I started out by first mixing and whisking the levain, water, and about 70-80g of my mixed flours with the idea that it would help disperse the yeast beasts. Then I added the remainder of the flour and mixed it up to the well known shaggy mass, covered the bowl, and let it rest for twenty minutes. The salt was added and I used my dough whisk to mix that salt as well as I could. At this point, the dough was slack and sticky. While turning the bowl slowly, I pulled the dough up from the bottom of the mass towards the center. I repeated this around thirty times and then turned the dough over, covered, and let it rest for thirty minutes. This was done three more times and the dough had gained enough strength that I felt confident enough to just put it in a covered and oiled container for the remainder of the bulk fermentation. At a 70F room temperature, this took three hours.
When the bulk fermentation was over, I went through shaping, rested the loaf in its brotform for 45 minutes on the counter and put it in the fridge for an overnight retarded proofing. In the morning, after two hours of resting on the counter at room temperature, the loaf was ready for a simple slashing and then into a preheated oven with a baking stone at 450F. After 15 minutes, I pulled out my parchment paper, turned the loaf around 180 degrees, and then dropped the oven setting to 425F for the last 22 minutes.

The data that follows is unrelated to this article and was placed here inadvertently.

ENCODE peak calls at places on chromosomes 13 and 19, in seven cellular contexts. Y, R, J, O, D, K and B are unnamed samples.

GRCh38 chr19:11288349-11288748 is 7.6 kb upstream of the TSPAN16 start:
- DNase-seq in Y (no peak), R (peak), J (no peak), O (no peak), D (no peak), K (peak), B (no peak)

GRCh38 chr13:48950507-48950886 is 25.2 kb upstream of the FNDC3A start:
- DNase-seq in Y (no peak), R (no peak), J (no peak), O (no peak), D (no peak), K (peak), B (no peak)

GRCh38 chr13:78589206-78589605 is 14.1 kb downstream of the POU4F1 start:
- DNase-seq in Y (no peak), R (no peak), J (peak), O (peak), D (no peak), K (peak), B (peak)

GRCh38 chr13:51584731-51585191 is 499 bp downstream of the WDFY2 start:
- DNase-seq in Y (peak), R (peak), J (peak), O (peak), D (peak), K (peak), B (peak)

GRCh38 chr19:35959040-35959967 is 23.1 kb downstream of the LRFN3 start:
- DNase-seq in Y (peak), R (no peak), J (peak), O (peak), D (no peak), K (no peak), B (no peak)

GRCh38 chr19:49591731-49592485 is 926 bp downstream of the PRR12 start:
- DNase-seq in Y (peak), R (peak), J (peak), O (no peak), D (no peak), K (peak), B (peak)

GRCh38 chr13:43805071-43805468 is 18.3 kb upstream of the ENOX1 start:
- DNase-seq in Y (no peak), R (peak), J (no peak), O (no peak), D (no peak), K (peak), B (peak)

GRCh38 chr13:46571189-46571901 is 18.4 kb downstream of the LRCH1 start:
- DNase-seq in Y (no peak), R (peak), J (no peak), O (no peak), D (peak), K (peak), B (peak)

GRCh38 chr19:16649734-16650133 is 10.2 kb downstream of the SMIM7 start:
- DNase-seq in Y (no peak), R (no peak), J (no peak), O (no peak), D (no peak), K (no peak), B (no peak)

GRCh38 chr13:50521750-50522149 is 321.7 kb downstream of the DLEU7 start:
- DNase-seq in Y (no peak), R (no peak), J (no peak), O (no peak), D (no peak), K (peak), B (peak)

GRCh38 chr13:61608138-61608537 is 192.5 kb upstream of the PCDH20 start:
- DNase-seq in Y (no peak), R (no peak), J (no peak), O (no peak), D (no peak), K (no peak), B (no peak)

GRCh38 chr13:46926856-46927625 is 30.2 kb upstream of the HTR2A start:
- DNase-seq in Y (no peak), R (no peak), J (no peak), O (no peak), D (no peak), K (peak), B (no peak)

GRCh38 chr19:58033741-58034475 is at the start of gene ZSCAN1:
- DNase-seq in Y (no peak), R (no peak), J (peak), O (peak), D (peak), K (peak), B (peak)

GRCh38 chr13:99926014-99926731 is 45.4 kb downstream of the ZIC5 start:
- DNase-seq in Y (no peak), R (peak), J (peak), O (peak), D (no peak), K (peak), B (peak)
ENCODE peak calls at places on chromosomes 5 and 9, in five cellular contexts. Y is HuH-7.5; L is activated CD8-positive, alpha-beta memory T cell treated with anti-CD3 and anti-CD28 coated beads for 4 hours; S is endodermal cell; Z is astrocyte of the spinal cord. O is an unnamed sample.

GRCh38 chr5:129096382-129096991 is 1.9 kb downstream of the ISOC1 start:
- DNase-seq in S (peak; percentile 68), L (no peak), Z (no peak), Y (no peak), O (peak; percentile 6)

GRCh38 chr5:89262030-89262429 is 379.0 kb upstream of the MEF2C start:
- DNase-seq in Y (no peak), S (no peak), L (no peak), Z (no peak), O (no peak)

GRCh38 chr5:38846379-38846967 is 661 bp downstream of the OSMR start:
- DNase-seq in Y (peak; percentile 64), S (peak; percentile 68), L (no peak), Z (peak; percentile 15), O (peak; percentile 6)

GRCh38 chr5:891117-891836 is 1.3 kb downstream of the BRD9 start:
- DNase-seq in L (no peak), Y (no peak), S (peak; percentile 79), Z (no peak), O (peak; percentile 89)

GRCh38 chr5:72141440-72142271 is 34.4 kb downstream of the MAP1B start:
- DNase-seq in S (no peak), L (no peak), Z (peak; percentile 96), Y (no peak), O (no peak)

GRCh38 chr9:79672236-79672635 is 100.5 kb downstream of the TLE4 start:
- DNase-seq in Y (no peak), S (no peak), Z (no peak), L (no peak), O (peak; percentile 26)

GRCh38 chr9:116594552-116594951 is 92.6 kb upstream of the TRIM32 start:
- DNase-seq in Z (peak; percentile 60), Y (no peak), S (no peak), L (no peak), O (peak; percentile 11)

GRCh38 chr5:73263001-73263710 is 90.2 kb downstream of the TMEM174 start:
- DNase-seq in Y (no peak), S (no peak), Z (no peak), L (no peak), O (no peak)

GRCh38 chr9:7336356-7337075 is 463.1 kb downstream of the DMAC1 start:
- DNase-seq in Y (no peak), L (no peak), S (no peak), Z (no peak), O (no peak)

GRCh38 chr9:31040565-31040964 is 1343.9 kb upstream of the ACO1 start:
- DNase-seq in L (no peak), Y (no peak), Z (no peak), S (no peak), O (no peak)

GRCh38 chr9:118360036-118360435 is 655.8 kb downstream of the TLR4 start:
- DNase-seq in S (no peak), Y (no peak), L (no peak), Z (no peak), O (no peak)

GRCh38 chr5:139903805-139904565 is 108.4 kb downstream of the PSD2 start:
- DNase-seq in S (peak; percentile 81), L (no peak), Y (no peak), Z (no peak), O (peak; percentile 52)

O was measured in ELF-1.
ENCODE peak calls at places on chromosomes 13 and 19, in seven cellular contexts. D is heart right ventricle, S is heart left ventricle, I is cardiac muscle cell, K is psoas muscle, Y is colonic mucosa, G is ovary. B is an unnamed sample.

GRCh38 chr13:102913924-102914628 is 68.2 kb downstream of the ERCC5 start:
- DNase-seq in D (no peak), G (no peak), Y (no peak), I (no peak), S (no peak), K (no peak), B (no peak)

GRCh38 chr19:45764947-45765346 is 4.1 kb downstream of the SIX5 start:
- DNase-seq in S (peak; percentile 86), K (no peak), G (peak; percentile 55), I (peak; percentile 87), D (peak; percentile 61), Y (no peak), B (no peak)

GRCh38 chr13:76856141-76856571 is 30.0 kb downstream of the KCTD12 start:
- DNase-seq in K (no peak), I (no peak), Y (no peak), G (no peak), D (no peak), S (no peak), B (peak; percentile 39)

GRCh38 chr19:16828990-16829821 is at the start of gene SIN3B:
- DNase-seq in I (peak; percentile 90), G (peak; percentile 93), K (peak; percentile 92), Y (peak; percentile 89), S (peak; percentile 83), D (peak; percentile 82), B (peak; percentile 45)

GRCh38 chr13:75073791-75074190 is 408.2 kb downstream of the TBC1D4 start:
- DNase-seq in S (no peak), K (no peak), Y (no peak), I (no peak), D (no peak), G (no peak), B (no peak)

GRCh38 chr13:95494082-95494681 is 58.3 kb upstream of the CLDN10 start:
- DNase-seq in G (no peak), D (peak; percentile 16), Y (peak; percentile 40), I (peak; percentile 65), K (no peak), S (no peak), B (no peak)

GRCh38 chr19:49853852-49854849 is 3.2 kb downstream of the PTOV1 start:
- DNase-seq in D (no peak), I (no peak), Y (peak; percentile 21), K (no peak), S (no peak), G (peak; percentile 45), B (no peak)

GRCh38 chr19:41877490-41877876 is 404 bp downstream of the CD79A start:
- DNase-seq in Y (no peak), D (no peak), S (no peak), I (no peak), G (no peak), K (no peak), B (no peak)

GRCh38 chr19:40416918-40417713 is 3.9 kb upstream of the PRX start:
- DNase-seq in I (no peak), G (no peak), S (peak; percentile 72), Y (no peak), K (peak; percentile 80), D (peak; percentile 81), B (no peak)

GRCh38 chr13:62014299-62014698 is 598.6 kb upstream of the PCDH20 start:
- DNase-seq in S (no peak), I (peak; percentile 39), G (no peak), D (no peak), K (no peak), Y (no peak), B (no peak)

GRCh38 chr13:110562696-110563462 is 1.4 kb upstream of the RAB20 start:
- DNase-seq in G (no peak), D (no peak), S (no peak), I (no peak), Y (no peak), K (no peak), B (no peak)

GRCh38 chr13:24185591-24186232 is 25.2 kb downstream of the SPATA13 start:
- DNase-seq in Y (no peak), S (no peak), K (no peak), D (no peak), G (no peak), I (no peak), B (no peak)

These pictures were taken after three hours of cooling. The taste is slightly sour and the crumb is tender. I estimated that my hydration for this loaf ran about 73% which helped the openness.I think it looks good considering the 25% WWW content. The most important thing or discovery has been how easy this new process has turned out to be.
170 g at 125% hydration
270 g bread flour
90 g fresh milled Prairie Gold WWW
230 g water at 90F
10 g kosher salt
All of the levain
Outside the window, the yard is starting to green up. We had some rain a couple days ago and it has made an immediate impact. If we get warmer temperatures, things will get going at rapid pace. I bought twenty 2 cu. ft. bags of cypress mulch for the flower beds and I probably should have doubled that purchase. I checked the herbs that I wintered over in the garden and found that the rosemary was, no surprise, quite dead. The sage and oregano do look somewhat rough but they can be coaxed back into production with some long, sunny days. The last picture is our first daffodil of the year. Their disposition makes up for the discomfort from the pollen of newly budding trees.
It seems that this blog has been discovered by a web crawler from semalt.com. I have no idea why they'd be interested in my obscure corner of the internet but obviously, I'm not so obscure anymore.
Comments, humor, and questions are welcome.